Comment

Invest to close the wellbeing deficits

Bernard Hickey argues the Government should use its strong balance sheet revealed today to borrow and invest just like any other over-crowded household with a high income, very little debt and very friendly bankers would do.

Just imagine what you would do if you looked closely at your household finances and discovered you actually were wealthier than you thought, and could get even wealthier by borrowing and investing in your own future.

Would you manage your household differently?

That's the question the Government should be asking itself, but isn't, and should. It is overly worried about future and vague risks, and ignoring the very clear and present day risks and costs in our homelessness, mental health, congestion, youth skills, obesity and climate change crises.

Even the Government's bankers and bond investors are saying the Government is being too cautious about borrowing to invest. Instead, the Government is sticking to a promise it made when it didn't think it would be in Government to live with it and before it knew the scale of the various infrastructure crises caused in part by a 10 percent population shock in the last five years.

Today's Crown accounts presented the Government with the opportunity of its lifetime. Unfortunately, it's a window of opportunity that may close before the Government has the confidence to jump through it.

Let me explain.

Just imagine your household's net worth had grown by $19.1 billion to $129.6 billion or 44.8 percent of your income in the last year. That's the Government's position in the year ended June 30, its Crown accounts showed. That means your assets, including the value of your house and car and pension, are worth nearly 44.8 percent of your income.

The average household income in New Zealand is around $106,000. If someone on that average income had financial news equally as good as the Government revealed today, that would mean their equity was worth $47,000, up from 40.3 percent of income or $40,341 last year.

And, on top of that, imagine that just about everyone in your household who could work is in a good job and your combined incomes are rising around 5.5 percent per year. Your debt servicing costs are 1.25 percent of income, or $1,325 a year. Put that all together and you have a household with $44,000 in assets a banker could rely on, an annual household income of $106,000 and rising, and borrowing costs of $1,325. That is a fantastic position to be in.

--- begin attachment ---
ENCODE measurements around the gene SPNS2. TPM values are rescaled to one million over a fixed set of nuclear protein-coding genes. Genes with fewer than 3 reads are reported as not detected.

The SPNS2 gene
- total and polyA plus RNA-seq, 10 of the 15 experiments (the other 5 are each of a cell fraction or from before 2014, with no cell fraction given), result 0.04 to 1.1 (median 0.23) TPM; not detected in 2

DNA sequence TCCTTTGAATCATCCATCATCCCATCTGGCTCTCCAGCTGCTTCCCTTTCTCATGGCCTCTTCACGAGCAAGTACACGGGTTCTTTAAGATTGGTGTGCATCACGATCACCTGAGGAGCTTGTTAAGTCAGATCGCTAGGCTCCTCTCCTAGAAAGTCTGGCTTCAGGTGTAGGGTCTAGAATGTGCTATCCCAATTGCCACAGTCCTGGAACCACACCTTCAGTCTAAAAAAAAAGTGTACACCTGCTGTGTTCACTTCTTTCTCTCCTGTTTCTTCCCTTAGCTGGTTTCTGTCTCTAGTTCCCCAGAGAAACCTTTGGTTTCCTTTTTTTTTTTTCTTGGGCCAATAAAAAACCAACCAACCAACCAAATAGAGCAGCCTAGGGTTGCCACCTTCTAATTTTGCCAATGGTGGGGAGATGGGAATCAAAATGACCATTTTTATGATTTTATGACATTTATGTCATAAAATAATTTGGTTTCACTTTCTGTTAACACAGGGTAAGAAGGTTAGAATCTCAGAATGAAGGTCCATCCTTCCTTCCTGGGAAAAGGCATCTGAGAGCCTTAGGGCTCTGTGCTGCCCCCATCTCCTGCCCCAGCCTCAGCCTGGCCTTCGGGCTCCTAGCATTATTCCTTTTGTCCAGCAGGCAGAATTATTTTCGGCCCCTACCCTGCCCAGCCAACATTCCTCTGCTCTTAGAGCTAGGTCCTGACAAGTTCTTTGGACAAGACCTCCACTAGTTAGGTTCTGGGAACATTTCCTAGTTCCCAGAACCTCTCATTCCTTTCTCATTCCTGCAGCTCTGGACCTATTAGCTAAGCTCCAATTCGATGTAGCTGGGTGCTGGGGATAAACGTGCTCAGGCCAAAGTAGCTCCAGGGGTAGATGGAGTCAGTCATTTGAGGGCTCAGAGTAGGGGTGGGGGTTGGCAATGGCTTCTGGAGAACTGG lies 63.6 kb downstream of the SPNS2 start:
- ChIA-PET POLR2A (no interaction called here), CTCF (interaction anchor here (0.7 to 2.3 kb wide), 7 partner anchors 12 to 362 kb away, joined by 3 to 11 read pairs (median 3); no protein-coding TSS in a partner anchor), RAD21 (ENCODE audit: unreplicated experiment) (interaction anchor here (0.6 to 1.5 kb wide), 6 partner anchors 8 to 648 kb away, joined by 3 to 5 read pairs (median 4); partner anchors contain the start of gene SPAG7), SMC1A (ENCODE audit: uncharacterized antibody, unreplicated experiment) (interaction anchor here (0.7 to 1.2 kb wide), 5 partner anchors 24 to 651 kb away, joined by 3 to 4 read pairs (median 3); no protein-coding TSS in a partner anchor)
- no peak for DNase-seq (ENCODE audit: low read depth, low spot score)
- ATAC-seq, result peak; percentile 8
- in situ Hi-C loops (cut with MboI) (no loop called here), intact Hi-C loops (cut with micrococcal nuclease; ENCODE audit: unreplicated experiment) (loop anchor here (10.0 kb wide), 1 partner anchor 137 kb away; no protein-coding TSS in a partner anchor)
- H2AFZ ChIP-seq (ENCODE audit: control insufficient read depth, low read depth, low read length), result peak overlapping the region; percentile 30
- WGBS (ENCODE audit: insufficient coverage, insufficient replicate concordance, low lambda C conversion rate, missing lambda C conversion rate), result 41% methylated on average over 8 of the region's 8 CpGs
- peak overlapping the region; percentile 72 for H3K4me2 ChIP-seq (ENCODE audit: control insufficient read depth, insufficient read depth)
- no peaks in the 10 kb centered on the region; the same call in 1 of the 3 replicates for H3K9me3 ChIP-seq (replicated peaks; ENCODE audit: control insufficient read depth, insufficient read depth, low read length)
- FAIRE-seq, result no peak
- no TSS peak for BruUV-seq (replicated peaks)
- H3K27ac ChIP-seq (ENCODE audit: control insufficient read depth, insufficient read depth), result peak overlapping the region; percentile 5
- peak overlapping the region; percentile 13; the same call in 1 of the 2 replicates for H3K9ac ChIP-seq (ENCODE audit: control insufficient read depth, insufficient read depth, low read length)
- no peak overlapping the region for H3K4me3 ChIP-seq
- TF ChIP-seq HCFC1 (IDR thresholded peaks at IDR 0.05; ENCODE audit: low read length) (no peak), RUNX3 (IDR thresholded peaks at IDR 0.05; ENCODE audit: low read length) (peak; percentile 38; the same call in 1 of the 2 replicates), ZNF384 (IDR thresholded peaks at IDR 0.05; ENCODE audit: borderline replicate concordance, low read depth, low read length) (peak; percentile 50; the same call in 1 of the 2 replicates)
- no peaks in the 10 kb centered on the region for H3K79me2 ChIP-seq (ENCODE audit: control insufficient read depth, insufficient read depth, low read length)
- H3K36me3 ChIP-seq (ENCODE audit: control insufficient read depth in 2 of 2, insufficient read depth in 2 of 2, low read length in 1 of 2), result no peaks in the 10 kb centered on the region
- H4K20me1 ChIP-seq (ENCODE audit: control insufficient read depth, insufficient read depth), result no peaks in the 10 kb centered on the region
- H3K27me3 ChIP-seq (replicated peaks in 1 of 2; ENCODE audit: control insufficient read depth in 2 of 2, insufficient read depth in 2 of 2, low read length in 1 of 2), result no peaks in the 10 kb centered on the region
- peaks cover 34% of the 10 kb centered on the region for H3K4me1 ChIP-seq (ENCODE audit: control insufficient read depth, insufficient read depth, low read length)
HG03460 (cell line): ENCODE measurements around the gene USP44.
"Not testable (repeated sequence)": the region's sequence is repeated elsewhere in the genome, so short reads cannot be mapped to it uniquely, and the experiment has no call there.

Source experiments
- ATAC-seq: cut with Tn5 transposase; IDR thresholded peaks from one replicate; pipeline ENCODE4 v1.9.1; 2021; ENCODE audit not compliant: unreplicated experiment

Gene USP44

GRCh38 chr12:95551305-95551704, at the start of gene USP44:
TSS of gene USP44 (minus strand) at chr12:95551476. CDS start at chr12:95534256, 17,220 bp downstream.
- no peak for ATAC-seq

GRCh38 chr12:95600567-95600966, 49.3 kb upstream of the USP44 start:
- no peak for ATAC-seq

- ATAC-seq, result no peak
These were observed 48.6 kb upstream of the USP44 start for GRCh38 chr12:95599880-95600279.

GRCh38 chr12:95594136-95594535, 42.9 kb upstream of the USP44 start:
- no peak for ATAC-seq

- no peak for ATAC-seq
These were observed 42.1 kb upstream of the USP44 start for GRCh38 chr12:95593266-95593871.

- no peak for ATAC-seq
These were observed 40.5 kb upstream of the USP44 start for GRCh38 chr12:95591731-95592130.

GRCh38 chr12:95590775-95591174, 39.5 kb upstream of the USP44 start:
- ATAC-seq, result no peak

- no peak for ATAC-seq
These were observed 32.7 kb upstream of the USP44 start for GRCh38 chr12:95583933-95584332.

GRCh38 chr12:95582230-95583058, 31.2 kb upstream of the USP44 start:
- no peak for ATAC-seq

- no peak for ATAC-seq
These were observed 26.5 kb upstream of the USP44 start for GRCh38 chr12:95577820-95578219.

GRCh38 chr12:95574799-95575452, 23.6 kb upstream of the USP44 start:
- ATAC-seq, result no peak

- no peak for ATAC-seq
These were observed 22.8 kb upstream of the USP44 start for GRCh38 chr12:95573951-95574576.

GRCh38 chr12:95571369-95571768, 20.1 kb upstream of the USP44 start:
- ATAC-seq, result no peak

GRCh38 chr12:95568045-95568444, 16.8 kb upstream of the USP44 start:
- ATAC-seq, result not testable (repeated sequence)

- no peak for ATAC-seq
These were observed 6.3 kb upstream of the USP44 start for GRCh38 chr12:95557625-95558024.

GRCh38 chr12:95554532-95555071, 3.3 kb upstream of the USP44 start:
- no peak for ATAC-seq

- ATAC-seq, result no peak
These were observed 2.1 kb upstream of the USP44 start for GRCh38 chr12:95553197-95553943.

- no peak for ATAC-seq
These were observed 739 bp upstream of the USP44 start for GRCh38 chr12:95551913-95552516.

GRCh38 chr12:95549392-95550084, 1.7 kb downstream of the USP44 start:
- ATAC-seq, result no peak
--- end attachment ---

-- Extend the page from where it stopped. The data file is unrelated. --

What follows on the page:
But you have a big problem. Just imagine your family's size had unexpectedly increased by 10 percent in five years and you hadn't planned for it by building a bigger house and getting a bigger car and getting them places in the local schools and hospitals. Unfortunately, because your family hadn't planned for it, your housing costs and commuting times have blown out. It's making your family less productive and making them sicker. They're learning less and having less fun. You're rich in assets and have hardly any interest costs, but poor in wellbeing.

Now, just imagine your bankers were begging you to borrow money at 2.8 percent to build a bigger, healthier house; buy a newer, safer and cleaner car; and be healthier, happier and have more fun.

Your bankers cannot quite believe that you don't believe in yourself enough to go ahead and borrow the money to build that house and buy that new lifestyle. They are so befuddled that they're willing to lend you the money at a cheaper rate than the biggest and richest family on the block. This has never happened before.

So what do you do?

In household terms this would be a no-brainer. In banking terms it is a no-brainer. In Government terms it is a no brainer.

So why isn't the Government investing much more heavily in housing and transport infrastructure, hospitals, schools and all the skilled staff to run these facilities?

Strong balance sheet and no hole